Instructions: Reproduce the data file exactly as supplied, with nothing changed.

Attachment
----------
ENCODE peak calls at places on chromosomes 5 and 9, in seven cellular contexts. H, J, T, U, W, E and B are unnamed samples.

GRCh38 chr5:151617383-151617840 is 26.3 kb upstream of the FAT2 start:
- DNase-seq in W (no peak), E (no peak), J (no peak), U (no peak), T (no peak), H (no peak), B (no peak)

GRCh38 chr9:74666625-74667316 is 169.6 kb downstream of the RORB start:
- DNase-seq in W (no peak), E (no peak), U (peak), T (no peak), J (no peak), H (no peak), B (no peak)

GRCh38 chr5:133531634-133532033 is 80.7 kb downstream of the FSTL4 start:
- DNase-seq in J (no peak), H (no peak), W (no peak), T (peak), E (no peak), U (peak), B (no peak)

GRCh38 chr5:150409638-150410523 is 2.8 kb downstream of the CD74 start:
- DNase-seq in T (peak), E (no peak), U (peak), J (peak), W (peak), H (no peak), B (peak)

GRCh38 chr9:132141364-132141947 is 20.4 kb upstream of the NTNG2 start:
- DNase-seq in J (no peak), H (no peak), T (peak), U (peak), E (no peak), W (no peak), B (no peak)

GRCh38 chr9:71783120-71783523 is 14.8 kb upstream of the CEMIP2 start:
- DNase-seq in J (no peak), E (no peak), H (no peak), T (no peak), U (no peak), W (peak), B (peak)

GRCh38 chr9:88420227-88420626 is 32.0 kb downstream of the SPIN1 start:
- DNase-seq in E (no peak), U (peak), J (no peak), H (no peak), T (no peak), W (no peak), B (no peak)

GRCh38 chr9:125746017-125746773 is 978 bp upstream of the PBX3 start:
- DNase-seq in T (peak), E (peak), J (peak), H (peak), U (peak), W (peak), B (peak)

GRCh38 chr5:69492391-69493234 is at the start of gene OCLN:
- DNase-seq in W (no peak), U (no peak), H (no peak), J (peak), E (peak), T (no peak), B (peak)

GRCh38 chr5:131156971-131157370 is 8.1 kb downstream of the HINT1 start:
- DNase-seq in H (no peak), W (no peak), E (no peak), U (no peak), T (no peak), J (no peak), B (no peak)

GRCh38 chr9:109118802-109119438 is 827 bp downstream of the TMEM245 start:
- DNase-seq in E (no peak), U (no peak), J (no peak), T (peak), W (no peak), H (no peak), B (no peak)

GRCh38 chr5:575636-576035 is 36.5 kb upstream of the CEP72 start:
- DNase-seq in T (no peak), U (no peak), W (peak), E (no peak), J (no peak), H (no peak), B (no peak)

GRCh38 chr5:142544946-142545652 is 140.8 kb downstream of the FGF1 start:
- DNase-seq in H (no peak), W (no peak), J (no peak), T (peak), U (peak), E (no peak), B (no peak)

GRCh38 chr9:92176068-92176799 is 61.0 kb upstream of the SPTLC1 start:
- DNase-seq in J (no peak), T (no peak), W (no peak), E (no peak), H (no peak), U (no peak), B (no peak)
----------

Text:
ENCODE peak calls at places on chromosomes 5 and 9, in seven cellular contexts. H, J, T, U, W, E and B are unnamed samples.

GRCh38 chr5:151617383-151617840 is 26.3 kb upstream of the FAT2 start:
- DNase-seq in W (no peak), E (no peak), J (no peak), U (no peak), T (no peak), H (no peak), B (no peak)

GRCh38 chr9:74666625-74667316 is 169.6 kb downstream of the RORB start:
- DNase-seq in W (no peak), E (no peak), U (peak), T (no peak), J (no peak), H (no peak), B (no peak)

GRCh38 chr5:133531634-133532033 is 80.7 kb downstream of the FSTL4 start:
- DNase-seq in J (no peak), H (no peak), W (no peak), T (peak), E (no peak), U (peak), B (no peak)

GRCh38 chr5:150409638-150410523 is 2.8 kb downstream of the CD74 start:
- DNase-seq in T (peak), E (no peak), U (peak), J (peak), W (peak), H (no peak), B (peak)

GRCh38 chr9:132141364-132141947 is 20.4 kb upstream of the NTNG2 start:
- DNase-seq in J (no peak), H (no peak), T (peak), U (peak), E (no peak), W (no peak), B (no peak)

GRCh38 chr9:71783120-71783523 is 14.8 kb upstream of the CEMIP2 start:
- DNase-seq in J (no peak), E (no peak), H (no peak), T (no peak), U (no peak), W (peak), B (peak)

GRCh38 chr9:88420227-88420626 is 32.0 kb downstream of the SPIN1 start:
- DNase-seq in E (no peak), U (peak), J (no peak), H (no peak), T (no peak), W (no peak), B (no peak)

GRCh38 chr9:125746017-125746773 is 978 bp upstream of the PBX3 start:
- DNase-seq in T (peak), E (peak), J (peak), H (peak), U (peak), W (peak), B (peak)

GRCh38 chr5:69492391-69493234 is at the start of gene OCLN:
- DNase-seq in W (no peak), U (no peak), H (no peak), J (peak), E (peak), T (no peak), B (peak)

GRCh38 chr5:131156971-131157370 is 8.1 kb downstream of the HINT1 start:
- DNase-seq in H (no peak), W (no peak), E (no peak), U (no peak), T (no peak), J (no peak), B (no peak)

GRCh38 chr9:109118802-109119438 is 827 bp downstream of the TMEM245 start:
- DNase-seq in E (no peak), U (no peak), J (no peak), T (peak), W (no peak), H (no peak), B (no peak)

GRCh38 chr5:575636-576035 is 36.5 kb upstream of the CEP72 start:
- DNase-seq in T (no peak), U (no peak), W (peak), E (no peak), J (no peak), H (no peak), B (no peak)

GRCh38 chr5:142544946-142545652 is 140.8 kb downstream of the FGF1 start:
- DNase-seq in H (no peak), W (no peak), J (no peak), T (peak), U (peak), E (no peak), B (no peak)

GRCh38 chr9:92176068-92176799 is 61.0 kb upstream of the SPTLC1 start:
- DNase-seq in J (no peak), T (no peak), W (no peak), E (no peak), H (no peak), U (no peak), B (no peak)